I’m aware I don’t know the full answer. However, knowing “something” could already yield huge benefits. The following partial guidelines, based on Goldratt’s work on that area, fit mainly the value of practical needs, but are also, to a lesser degree, enhance products for status and pleasure.
Goldratt developed the six questions to assess the value of new technology. It should be widely used to check projects for joining the Internet of Things movement. I think that the power of the six questions is much wider than just for new technologies. Actually the inherent potential of the six questions can be compared to the impact of the five focusing steps in the early days of TOC. I use the verbalization of Goldratt, but do my best to explain the wider ramifications.
Question 1. What is the power of the new technology (or new products)?
The answers should outline what the new technology/product/service can do, and what it cannot do. It should include the basic capabilities and limitations and also some idea about the cost. The whole answer draws the boundaries of the use of the new product, or service.
Question 2. What current limitation or barrier does the new technology eliminate or vastly reduce?
The limitation is from the perspective of the potential client or end consumer. When the reduced limitation is only for the company, like reducing costs, assessing the value is trivial.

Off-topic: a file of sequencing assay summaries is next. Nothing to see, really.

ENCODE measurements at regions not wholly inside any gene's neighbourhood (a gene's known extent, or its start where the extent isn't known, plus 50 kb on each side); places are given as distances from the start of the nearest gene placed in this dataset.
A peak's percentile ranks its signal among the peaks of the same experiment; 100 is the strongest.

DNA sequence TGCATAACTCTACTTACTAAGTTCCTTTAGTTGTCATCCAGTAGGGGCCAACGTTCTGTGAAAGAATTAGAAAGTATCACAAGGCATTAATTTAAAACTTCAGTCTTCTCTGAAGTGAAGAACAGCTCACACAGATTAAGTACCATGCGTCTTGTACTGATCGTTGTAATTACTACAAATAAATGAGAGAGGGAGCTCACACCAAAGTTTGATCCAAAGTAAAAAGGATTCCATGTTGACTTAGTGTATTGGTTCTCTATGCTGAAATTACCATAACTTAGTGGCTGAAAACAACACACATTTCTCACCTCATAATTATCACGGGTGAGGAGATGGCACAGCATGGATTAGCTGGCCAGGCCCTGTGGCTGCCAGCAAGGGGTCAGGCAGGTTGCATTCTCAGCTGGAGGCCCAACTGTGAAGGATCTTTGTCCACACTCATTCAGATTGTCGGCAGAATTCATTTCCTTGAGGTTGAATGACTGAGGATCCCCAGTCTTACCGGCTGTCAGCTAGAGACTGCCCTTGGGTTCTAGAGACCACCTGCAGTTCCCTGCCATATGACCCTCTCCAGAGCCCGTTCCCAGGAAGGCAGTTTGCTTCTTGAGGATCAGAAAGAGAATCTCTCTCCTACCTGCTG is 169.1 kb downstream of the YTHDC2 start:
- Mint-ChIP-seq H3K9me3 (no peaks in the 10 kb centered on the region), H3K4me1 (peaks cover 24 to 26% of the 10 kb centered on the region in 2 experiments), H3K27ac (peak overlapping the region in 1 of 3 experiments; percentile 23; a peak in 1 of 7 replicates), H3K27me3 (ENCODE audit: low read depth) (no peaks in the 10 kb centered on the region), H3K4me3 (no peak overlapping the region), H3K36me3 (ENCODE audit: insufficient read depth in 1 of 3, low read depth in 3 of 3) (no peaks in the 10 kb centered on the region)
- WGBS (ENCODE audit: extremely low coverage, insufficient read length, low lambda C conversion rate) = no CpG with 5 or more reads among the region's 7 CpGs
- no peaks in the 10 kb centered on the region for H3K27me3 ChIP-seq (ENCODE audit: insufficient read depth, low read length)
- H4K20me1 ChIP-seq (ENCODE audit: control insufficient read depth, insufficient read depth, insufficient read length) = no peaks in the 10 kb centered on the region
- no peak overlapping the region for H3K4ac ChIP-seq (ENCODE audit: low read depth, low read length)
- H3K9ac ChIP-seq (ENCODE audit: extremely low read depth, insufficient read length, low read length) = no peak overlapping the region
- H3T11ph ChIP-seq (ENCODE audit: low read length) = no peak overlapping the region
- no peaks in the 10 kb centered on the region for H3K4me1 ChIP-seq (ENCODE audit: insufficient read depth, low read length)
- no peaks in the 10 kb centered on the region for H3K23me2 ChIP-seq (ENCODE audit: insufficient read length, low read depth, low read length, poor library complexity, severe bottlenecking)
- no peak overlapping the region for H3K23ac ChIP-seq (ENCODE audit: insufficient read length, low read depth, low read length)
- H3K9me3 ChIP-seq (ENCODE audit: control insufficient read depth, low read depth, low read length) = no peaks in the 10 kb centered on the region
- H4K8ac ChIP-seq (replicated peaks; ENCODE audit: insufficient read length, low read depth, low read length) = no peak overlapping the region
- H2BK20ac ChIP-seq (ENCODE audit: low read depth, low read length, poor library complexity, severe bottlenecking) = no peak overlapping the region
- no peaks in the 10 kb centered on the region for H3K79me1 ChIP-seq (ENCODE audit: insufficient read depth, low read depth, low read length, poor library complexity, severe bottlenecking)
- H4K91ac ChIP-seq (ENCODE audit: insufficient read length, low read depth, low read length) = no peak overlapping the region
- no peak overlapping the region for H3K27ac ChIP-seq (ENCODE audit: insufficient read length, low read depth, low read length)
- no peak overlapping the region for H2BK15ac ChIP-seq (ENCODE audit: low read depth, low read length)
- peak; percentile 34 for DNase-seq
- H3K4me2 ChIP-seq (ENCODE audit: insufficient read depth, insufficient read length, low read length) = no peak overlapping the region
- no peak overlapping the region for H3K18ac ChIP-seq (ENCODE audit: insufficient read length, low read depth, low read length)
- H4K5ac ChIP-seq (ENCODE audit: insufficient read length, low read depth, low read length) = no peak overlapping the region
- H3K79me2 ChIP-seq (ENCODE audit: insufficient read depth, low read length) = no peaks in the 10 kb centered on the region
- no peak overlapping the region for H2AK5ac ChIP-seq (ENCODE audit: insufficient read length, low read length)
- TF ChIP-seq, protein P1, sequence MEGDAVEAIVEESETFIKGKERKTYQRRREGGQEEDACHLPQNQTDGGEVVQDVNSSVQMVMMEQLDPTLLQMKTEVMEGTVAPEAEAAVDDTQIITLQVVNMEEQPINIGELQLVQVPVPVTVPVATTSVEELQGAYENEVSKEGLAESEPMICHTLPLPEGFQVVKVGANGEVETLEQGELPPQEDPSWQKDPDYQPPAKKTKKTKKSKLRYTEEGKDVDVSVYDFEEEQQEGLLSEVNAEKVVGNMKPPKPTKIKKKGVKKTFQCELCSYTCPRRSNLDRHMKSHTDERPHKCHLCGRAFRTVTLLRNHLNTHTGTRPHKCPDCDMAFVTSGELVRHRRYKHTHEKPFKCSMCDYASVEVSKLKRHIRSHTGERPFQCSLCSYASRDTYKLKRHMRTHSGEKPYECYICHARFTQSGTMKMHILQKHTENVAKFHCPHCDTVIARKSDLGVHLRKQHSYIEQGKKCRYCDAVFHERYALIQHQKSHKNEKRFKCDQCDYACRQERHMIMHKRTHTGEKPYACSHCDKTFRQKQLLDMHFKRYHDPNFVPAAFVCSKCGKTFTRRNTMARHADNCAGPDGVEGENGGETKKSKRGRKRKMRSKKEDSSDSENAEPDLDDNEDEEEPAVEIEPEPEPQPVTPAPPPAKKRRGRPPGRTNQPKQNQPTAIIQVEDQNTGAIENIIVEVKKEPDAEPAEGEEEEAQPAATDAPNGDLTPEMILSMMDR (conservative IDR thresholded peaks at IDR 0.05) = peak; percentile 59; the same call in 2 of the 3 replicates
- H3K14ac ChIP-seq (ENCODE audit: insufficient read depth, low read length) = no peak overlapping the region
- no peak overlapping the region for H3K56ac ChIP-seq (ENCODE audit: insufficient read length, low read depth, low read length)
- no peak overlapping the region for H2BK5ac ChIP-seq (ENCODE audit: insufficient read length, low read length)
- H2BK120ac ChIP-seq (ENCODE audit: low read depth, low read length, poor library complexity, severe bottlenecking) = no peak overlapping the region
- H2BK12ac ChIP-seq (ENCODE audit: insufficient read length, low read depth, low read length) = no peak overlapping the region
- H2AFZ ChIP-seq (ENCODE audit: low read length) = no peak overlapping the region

Goldratt’s verbalization addresses products for practical needs. The claim is that when the new product does not reduce any current limitation then there is no added value.
Goldratt intentionally asks for one limitation only. For each client there has to be one truly significant source of value that makes a difference. It is right that a new technology might remove or reduce more than one current limitation, but then we should define the different market-segments for which a specific limitation removed is the main source of value.
Examples for new product overcoming a limitation:
Example 1: Wine for use at home sold in boxes that preserve the vacuum.
The description for answering the first question is: boxes containing 1-3 liter of wine and once the seal is open it preserves the taste of the wine for 3-4 weeks. The packaging materials are cheaper than bottles.